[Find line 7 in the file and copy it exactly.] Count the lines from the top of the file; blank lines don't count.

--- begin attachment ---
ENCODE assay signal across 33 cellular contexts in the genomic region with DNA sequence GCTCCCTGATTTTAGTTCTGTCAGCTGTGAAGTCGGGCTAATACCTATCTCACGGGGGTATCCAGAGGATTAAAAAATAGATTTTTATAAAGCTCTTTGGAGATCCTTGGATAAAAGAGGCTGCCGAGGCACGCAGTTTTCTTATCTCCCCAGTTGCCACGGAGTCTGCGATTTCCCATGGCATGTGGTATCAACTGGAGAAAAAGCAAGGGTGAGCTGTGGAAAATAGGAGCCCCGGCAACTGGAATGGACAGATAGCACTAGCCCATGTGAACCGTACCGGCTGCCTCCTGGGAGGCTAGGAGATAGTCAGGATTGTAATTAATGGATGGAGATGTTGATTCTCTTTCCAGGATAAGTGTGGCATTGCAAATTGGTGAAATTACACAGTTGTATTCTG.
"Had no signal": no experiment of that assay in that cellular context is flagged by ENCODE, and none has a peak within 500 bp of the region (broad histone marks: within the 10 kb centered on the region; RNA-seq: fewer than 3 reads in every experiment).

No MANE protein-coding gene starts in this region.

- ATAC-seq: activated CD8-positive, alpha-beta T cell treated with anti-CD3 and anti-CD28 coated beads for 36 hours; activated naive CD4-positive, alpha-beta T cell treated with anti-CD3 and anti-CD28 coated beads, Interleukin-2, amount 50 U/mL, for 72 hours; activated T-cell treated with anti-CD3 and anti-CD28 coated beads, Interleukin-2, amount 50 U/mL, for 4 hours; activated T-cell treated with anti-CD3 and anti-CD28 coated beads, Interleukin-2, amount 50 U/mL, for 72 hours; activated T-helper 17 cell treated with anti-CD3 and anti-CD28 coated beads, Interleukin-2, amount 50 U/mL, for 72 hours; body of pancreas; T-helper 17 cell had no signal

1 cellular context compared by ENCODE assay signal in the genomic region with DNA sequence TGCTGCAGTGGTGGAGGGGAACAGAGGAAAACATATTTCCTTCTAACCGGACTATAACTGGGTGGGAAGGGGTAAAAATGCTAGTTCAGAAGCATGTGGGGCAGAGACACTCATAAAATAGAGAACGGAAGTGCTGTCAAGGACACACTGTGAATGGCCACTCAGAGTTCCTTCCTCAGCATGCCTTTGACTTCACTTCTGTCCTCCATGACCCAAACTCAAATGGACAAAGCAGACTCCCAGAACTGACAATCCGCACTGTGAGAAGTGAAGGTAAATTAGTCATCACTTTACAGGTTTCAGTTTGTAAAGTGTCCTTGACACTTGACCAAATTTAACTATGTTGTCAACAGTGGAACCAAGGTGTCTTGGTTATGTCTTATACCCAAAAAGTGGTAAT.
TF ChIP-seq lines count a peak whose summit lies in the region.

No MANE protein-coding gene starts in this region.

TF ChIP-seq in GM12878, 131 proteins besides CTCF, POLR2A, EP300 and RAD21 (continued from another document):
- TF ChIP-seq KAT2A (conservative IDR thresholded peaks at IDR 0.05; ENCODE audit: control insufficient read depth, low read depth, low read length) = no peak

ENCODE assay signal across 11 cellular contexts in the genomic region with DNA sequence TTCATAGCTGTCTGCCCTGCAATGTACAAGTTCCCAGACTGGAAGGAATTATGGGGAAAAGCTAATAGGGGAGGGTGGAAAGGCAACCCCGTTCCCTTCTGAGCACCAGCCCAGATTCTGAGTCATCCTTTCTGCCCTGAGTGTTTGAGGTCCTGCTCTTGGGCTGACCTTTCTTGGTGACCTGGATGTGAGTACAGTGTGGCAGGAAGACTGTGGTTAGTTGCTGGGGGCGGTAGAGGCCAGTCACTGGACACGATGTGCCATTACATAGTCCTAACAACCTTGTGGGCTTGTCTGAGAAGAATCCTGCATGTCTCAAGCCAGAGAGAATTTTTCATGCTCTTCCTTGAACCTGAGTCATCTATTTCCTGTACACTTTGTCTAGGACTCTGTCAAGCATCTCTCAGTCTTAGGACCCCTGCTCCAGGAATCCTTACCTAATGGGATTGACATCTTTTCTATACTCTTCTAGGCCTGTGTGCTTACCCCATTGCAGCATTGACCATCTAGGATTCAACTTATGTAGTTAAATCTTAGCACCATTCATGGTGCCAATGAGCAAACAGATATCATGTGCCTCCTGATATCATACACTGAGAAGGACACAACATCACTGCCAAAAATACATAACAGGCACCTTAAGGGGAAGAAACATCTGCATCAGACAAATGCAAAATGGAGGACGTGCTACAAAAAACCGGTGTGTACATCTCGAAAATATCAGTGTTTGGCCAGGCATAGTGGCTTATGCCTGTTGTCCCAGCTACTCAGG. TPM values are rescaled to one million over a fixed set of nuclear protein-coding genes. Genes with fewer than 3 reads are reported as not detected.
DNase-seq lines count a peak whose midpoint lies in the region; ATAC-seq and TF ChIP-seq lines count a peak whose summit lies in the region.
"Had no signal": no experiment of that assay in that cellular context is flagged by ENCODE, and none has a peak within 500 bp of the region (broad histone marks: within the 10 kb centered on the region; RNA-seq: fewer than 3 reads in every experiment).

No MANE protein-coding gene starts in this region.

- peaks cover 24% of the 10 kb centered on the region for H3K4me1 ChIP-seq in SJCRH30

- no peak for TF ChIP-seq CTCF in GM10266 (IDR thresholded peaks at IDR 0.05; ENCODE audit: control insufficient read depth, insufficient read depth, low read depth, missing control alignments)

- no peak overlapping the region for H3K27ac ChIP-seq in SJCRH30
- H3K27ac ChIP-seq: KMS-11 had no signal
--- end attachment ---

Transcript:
No MANE protein-coding gene starts in this region.